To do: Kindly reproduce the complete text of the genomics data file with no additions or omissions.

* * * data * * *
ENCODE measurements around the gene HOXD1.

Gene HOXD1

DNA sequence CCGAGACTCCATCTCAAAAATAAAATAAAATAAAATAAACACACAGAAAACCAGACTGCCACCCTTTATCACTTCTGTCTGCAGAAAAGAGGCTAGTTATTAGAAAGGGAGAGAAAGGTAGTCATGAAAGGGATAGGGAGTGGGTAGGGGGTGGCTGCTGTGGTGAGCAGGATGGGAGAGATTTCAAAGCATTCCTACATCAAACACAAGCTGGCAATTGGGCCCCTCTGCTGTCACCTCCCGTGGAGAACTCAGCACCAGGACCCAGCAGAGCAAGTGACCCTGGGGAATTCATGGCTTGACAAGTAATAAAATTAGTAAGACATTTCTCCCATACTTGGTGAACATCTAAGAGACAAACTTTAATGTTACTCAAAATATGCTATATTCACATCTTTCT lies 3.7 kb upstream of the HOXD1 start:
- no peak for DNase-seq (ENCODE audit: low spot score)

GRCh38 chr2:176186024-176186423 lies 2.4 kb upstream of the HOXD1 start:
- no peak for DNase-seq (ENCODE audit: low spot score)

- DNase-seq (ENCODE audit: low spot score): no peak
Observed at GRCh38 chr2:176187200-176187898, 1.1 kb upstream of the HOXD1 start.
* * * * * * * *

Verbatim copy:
ENCODE measurements around the gene HOXD1.

Gene HOXD1

DNA sequence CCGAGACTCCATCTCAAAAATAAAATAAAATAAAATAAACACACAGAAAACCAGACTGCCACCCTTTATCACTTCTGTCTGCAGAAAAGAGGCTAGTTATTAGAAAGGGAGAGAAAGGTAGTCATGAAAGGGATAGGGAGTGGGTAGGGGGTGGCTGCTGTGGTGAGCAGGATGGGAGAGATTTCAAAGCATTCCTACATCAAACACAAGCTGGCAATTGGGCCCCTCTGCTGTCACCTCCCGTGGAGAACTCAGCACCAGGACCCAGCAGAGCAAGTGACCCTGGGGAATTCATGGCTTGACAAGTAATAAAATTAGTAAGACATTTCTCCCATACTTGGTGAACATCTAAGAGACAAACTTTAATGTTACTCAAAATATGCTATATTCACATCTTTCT lies 3.7 kb upstream of the HOXD1 start:
- no peak for DNase-seq (ENCODE audit: low spot score)

GRCh38 chr2:176186024-176186423 lies 2.4 kb upstream of the HOXD1 start:
- no peak for DNase-seq (ENCODE audit: low spot score)

- DNase-seq (ENCODE audit: low spot score): no peak
Observed at GRCh38 chr2:176187200-176187898, 1.1 kb upstream of the HOXD1 start.